Applying this to the larger world, to society, I can hear the argument that this is good for a child. But, adults need to be allowed to make their own decisions, right or wrong. Well… I have a friend who smokes cigarettes. She also has allergies and asthma that requires an inhaler. She knows that she shouldn’t smoke – but she does it anyway. Should I agree with her when she says that one cigarette a day isn’t that bad? If she is truly my friend, and I lovingly care about her, then I will not agree to that. No, I’m not going to bash her over the head with her poor decision again and again every time I see her – but I am going to gently remind her, every time she is wheezing or coughing, how much better she would feel without smoking and how much healthier she would be. Sometimes, with just a loving and pitying look. She knows.

Everyone needs help. If I see a man in the street talking to his wife as if she’s nothing but dirt and then hitting her, will I just stand by, mute, thinking, “Who am I to judge?” Or will I take action to help both the wife and the abusive man? I am certainly not doing God’s work, I am certainly not being a kind person, if I do absolutely nothing to help. I need to make a judgment. I need to take action. If I don’t… well, then, I am not a good Christian. I am a wuss. And worse, I am an enabler of violence.

So, what is Christianity to do in the world? We, as people in a society, regardless of religion, should be able to identify bad acts that are hurtful to people and do what we can to help. But, we don’t always. We trip over ourselves trying not to offend anyone, trying not to be too “judgmental”. And the bad acts multiply. The Church wants to be clear. There are paths that people can walk upon that are destructive – not only to others, but also to the people walking along them. And the Church wants to do everything possible to help people get off of the paths of destruction and get onto the path of life. Although we can say that full conversion would be conversion to Christianity, the first conversion, very often, must be to humanity. Recognize when people are straying from the fullness of being human – from love, goodness, decency, compassion, kindness – and help them back to the fullness. Help them to see the error of their ways, to reconcile relationships broken and damaged by bad behavior, and to deal with emotions and past experiences in a constructive way that will lead to healing and wholeness. This is what Christ teaches. (This is who Christ is.) And anyone who wants to live the Christian life must take up the mission of Christ and not shrug shoulders in a completely misplaced idea of mercy that is actually only apathy.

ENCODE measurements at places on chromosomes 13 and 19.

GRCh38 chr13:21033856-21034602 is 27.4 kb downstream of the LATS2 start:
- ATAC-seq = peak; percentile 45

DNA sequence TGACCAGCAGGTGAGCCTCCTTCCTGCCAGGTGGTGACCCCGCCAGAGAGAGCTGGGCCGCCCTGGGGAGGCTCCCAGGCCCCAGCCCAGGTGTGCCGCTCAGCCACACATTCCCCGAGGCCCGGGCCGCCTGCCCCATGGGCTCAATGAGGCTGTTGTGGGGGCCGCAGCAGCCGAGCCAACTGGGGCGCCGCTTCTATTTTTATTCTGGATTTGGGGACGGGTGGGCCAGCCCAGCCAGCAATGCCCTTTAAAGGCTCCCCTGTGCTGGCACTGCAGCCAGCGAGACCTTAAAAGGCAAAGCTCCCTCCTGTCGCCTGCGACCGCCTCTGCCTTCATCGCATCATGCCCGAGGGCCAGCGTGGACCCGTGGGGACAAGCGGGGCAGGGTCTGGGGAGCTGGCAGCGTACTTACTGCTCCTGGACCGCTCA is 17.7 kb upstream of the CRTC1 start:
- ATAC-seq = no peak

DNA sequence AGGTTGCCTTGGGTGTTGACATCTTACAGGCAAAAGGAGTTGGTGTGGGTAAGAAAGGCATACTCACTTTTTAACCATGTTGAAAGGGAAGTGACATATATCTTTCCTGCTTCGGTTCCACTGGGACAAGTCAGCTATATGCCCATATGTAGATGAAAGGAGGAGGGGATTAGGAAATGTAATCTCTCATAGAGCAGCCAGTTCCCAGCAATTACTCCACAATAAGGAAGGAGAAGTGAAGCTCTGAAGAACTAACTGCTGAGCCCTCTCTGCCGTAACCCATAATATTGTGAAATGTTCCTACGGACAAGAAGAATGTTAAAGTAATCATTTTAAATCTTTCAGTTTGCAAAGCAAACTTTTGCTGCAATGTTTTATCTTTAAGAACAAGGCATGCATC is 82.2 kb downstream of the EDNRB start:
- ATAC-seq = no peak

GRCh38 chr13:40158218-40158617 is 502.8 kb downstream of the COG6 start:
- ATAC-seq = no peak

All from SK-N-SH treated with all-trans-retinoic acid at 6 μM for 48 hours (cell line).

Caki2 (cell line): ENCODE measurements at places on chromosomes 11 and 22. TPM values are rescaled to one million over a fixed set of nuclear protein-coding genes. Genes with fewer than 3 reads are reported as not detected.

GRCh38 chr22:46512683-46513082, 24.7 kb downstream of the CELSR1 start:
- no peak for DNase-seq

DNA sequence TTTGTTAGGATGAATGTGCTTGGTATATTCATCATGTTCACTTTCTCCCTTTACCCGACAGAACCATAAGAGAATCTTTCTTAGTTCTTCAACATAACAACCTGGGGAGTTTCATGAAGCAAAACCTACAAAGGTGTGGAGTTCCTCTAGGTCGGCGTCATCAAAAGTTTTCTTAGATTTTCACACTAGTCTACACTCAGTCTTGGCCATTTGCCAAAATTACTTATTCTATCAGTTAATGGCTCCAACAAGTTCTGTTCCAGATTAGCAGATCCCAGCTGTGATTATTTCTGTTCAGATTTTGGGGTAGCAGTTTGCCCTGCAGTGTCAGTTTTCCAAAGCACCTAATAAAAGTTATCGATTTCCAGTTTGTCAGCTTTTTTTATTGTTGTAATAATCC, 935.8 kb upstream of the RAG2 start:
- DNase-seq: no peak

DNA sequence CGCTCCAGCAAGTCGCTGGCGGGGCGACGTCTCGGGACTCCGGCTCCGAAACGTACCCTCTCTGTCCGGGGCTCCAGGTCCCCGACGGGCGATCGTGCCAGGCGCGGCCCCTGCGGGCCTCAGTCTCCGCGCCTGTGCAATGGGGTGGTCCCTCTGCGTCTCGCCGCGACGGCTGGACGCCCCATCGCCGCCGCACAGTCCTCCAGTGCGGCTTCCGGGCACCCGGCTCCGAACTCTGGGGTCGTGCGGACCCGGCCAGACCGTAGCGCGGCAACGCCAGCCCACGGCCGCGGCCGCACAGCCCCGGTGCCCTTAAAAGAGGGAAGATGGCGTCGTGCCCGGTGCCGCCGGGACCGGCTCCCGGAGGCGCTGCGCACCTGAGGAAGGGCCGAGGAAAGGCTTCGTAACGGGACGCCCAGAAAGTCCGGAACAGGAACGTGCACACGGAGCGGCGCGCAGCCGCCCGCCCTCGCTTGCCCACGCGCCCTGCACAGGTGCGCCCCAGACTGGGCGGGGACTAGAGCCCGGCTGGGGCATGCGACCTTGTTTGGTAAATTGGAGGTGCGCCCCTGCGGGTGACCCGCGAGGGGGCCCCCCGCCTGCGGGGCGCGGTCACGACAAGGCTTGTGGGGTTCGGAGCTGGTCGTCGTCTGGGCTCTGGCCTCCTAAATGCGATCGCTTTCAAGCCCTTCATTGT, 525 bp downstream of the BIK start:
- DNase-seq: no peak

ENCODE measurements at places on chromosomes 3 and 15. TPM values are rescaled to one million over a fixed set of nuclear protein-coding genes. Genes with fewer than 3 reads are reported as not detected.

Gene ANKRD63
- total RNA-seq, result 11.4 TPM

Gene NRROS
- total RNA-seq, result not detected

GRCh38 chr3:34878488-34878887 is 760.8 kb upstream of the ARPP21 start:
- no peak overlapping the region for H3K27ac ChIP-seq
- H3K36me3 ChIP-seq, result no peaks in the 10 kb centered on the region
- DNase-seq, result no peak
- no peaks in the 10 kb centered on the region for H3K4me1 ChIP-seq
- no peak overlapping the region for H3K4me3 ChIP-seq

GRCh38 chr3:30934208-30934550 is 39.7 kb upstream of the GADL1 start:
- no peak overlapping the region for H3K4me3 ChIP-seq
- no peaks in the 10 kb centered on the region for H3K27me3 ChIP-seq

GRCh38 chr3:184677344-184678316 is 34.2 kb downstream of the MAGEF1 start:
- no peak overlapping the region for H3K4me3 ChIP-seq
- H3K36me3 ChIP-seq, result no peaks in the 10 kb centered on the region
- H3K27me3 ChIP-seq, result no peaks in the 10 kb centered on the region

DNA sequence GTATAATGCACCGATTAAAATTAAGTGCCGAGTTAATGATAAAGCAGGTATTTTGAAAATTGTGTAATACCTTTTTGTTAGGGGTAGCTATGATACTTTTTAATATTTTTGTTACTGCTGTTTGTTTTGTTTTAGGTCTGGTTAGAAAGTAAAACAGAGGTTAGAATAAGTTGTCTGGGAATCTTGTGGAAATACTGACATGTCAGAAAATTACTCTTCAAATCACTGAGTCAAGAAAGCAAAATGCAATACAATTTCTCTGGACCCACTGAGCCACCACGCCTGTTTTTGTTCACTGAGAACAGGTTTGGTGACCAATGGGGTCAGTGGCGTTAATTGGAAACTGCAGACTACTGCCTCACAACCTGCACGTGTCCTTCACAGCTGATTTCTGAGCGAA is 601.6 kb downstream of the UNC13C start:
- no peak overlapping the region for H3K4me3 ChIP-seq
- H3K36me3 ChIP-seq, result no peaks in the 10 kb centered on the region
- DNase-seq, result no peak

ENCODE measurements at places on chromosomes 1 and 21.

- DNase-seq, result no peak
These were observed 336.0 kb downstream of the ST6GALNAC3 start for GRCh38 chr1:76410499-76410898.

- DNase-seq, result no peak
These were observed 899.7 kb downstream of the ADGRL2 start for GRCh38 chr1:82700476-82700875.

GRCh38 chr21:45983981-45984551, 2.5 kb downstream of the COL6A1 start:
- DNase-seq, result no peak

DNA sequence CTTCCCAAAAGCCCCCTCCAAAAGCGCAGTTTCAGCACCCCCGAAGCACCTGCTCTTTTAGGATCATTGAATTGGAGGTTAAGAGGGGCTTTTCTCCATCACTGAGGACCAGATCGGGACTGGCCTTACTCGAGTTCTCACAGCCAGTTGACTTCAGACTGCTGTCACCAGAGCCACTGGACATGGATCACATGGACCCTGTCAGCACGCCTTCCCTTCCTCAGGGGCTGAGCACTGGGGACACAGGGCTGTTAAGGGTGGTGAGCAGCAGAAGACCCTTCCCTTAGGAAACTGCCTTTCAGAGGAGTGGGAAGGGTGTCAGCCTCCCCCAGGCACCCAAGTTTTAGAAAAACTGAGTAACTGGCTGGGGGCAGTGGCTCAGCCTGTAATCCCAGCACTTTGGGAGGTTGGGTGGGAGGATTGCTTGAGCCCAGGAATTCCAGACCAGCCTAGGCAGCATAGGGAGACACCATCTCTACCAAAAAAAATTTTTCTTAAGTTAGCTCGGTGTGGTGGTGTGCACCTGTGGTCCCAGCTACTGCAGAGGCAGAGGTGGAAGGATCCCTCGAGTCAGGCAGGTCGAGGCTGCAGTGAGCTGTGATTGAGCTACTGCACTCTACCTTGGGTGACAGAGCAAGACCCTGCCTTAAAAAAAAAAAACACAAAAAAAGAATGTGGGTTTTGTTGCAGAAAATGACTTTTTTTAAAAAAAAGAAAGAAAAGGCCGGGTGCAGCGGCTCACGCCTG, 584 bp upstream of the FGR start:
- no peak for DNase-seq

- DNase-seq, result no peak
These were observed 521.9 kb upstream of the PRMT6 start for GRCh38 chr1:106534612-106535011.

While we are helping others, we must make sure that we, ourselves, are keeping to the path of love and goodness – that we are always acting in selfless compassion, strong in the truth, strong in love, ever kind, ever generous, and always gentle when needed. Full conversion comes when we bring Christ to people who are suffering (and who among us isn’t suffering in some way?) bringing Christ by being like Christ. And when those who need help witness and experience the joyful, loving way in which we give help… well, that is the path of the Holy Spirit and, as we follow Christ, we will lead by example. That’s what Christianity is and does.

© 2014 Christina Chase

[1] Matthew 7:1

Departed

I would like to say that I am innocent… But I am not.

Psalms 18:21

For I have kept the ways of the LORD, and have not wickedly departed from my God.

When I was nine years old, I was a thief. Not only did I steal gulps of wine with my friend from the kitchen (warm alcohol in a Mickey Mouse tumbler) and grams of chalk dust from the school gym supply (folding it up in some paper and sticking it inside my wheelchair while waiting for the short bus to come and take me home) and various small things – construction paper, carbon, broken chalk – that I wanted and I judged no one would miss… but I also stole knowledge. At the end of third grade, I was allowed to stay inside with my friend Beth for recess one day and we decided to open our teacher’s desk drawer and find that secret list. A secret list existed near the close of every school year with the names of the teachers that each student would receive the next year. We all wanted to know what classroom we would end up in – would we get our favorite teacher, would our friends be with us? But, that information, as I recall, was never shared until the summer. Beth and I didn’t want to wait. We wanted to know.